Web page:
Russian River fishing slow, opportunities on Kasilof River

The early run of sockeye salmon to the Russian River is much smaller than it was this time last year, with fewer than 1,100 fish moving through the weir each day.

By June 21 last year, almost 26,000 fish had moved through the weir, according to the Alaska Department of Fish and Game’s records. Anglers are still reporting slow fishing in the area; at this point, it looks like it will be a small run this year, said assistant area management biologist Jason Pawluk with the Division of Sportfish in Soldotna.

“Catch rates are not going to be what they have been in the past few years,” Pawluk said. “It could be tough… based on our data right now, it looks like it’s going to be a smaller run.”

If the number of fish coming in does not pick up soon, Fish and Game will look at management actions on the early run such as lowering the bag limit, Pawluk said.

Water levels in the Kenai and Russian River are also above normal for this time of year, steadily rising throughout this week, according to the U.S. Geological Survey’s daily stream data on the two rivers.

Fish and Game opened up the Kenai River for king salmon retention last week downstream of a marker near the mouth of Slikok Creek, so anglers can keep one per day with one in possession as long as it is less than 42 inches or greater than 55 inches long. However, just after Fish and Game opened up the river, nature intervened and sent a lot of material down the Killey River and clouded up the Kenai River, making it virtually impossible to catch anything on the Kenai, Pawluk said.

“A few more people picked up fish on Saturday, but basically no one caught anything,” he said. “Water conditions are about the same now as they were (Saturday).”

The highlight fishery of the week has been the Kasilof River, though. Fish and Game loosened a pre-season restriction on the Kasilof to allow anglers to keep naturally-produced king salmon on Thursdays as well as Tuesdays and Saturdays, and anglers can now use multiple hooks and bait. Catch rates for kings improved dramatically, Pawluk said.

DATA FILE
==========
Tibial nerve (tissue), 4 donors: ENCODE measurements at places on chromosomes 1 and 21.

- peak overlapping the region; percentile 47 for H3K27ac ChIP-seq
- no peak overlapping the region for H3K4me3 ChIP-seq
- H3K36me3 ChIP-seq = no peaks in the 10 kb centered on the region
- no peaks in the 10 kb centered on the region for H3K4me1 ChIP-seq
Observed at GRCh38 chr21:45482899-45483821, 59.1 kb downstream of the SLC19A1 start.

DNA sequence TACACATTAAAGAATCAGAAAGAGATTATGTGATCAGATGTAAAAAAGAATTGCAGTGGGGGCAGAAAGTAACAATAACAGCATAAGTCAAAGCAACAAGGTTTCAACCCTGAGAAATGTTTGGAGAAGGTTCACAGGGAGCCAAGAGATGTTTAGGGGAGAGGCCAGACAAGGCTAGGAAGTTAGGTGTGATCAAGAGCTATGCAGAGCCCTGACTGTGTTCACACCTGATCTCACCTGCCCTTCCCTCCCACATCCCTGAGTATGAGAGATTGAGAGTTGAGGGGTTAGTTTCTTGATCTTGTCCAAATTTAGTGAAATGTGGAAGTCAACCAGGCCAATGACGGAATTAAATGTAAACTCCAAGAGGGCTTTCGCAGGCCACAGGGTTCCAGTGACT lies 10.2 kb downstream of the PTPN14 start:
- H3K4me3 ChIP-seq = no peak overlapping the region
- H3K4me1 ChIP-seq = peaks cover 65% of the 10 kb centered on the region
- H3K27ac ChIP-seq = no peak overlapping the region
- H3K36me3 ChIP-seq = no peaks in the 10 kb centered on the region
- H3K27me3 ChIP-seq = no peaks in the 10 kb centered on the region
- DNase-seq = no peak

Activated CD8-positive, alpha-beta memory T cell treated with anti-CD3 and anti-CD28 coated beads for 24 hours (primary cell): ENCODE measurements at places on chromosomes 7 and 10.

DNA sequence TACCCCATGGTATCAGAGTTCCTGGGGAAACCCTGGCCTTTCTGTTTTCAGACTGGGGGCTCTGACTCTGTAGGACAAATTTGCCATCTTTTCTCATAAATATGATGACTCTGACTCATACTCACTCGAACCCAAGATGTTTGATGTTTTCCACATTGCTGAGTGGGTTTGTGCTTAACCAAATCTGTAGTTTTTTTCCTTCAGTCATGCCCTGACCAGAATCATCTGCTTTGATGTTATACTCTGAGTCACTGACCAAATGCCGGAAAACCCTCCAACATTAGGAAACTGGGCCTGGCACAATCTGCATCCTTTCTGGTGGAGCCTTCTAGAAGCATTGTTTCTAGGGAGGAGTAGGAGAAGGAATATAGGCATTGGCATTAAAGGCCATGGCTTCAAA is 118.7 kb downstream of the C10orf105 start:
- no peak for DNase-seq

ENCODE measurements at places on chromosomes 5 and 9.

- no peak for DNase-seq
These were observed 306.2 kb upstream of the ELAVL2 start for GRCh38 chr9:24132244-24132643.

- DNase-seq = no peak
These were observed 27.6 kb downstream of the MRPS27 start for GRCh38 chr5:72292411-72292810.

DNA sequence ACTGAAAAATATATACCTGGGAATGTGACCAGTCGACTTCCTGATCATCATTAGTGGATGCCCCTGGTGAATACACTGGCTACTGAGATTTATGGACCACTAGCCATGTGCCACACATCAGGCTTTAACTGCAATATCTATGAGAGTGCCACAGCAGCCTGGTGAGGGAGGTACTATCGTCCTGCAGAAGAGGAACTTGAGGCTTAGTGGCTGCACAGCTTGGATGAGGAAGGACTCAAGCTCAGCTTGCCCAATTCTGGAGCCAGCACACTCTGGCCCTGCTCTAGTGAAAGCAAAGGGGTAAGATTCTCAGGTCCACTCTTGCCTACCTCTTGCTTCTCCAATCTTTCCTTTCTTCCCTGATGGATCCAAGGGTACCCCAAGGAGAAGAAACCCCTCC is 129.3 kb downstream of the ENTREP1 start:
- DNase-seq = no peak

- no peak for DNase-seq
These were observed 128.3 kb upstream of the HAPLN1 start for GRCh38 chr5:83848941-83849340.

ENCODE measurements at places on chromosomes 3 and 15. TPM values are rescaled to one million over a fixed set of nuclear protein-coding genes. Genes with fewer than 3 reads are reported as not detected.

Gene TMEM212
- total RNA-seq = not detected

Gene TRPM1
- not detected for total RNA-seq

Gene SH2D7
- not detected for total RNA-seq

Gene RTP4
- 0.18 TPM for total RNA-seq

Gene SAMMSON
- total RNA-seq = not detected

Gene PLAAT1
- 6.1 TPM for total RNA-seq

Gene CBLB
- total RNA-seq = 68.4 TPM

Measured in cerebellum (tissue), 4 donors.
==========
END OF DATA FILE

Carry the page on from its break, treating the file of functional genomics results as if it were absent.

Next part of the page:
Sockeye fishing is also starting to pick up on the Kasilof River, though it is still slower than it has been in previous years. Fish and Game’s weir beneath the Sterling Highway Bridge counted 23,504 sockeye passing as of June 20. The personal use gillnet fishery on the beaches to the north and south of the Kasilof River’s mouth close at 11 p.m. Friday, and the Kasilof River personal use dipnet fishery opens Saturday on a 24/7 schedule.

The Kasilof River dipnet fishery runs from June 25 through August 7. The second biggest personal use fishery on the peninsula, Alaskans from all over the state crowd the beaches of the Kasilof River for a chance at the sockeye running there, either from the bank or from a boat. However, king salmon are off-limits — fishermen have to throw back any kings they catch.

If the sockeye count on the Kasilof River passes 50,000 fish, the commercial setnet fishery near Kasilof will open early. Otherwise, it also opens up on Monday at 7 a.m.

On the lower peninsula, fishermen have open season for hatchery-produced king salmon on the Ninilchik River. Fish and Game opened up the fishery beginning last weekend to give anglers more chances to take hatchery-produced king salmon in the two miles of the river upstream of the mouth, as the hatchery-wild population split there is about 60-40.

In general, more anglers fished on the Anchor River during its last opening weekend and on its final open Wednesday, June 22, than on the Ninilchik, said Carol Kerkvliet, the area management biologists for the Division of Sportfish in Homer.

“However, some hatchery kings have been harvested from the Ninilchik,” Kerkvliet said in an email. “I suspect more anglers will now start fishing for hatchery kings on the Ninilchik for the rest of this month when the Anchor River and Deep Creek are closed to fishing.”

King salmon are being caught in the marine fishery on the south side of Kachemak Bay and from Bluff Point north, with feeder kings mixed with some Cook Inlet kings making their way back to rivers to spawn. Fish are still returning to the Nick Dudiak Fishing Lagoon on the Homer Spit, with fishing success being reported as good. Kings are arriving at Seldovia Lagoon as well, with the best success coming in at incoming tide. Some small schools of king salmon have been reported in Halibut Cove Lagoon, but little angler effort and success has been reported yet.

Clamming tides will run through June 24, and halibut fishing is still improving as more fish move from their overwintering waters back to their summer feeding waters. Snagging in marine waters opens on June 24 in Kachemak Bay east of a line from Anchor Point to Point Pogibshi, but remains prohibited year-round in the Nick Dudiak Fishing Lagoon.

Reach Elizabeth Earl at elizabeth.earl@peninsulaclarion.com.

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